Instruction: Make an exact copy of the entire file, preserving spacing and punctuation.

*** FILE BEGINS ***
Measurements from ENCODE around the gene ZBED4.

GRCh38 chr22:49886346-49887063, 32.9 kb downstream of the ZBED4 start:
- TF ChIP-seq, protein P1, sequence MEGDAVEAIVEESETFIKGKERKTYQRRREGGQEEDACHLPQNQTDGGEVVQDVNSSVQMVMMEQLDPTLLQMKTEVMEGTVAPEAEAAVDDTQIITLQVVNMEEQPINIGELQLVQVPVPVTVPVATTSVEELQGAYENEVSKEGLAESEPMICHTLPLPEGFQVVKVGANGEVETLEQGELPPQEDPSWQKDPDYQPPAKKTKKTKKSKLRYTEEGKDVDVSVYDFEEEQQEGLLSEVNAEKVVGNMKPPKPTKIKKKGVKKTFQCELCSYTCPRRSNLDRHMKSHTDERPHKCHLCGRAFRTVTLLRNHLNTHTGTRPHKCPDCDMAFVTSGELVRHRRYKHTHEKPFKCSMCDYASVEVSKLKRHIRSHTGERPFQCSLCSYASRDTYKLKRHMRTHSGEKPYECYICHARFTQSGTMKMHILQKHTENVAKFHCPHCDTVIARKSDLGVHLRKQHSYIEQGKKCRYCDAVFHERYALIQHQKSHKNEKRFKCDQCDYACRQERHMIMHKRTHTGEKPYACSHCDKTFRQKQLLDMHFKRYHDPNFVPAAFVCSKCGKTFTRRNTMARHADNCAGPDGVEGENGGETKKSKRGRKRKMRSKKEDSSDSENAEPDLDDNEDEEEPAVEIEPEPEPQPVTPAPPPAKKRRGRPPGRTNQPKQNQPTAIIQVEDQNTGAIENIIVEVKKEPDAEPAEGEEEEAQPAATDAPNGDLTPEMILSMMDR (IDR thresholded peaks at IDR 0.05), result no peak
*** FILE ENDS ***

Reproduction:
Measurements from ENCODE around the gene ZBED4.

GRCh38 chr22:49886346-49887063, 32.9 kb downstream of the ZBED4 start:
- TF ChIP-seq, protein P1, sequence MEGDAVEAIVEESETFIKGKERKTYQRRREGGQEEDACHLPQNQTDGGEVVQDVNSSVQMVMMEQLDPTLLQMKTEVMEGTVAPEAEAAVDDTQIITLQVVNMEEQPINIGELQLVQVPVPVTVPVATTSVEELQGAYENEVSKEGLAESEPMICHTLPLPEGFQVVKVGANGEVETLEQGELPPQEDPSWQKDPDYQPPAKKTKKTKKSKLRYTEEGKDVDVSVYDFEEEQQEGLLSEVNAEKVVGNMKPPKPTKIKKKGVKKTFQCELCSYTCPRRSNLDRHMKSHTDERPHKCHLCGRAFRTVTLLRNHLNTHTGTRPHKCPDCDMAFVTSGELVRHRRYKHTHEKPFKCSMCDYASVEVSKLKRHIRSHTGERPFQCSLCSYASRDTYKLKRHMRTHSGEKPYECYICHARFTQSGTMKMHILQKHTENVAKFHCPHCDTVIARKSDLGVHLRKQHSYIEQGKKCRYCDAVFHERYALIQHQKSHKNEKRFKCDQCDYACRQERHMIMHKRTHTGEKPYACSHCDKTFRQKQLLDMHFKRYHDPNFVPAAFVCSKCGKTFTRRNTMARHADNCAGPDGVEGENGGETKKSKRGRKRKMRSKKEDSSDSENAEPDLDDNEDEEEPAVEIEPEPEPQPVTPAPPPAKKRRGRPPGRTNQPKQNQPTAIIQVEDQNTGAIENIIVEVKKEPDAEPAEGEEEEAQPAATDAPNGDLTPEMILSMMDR (IDR thresholded peaks at IDR 0.05), result no peak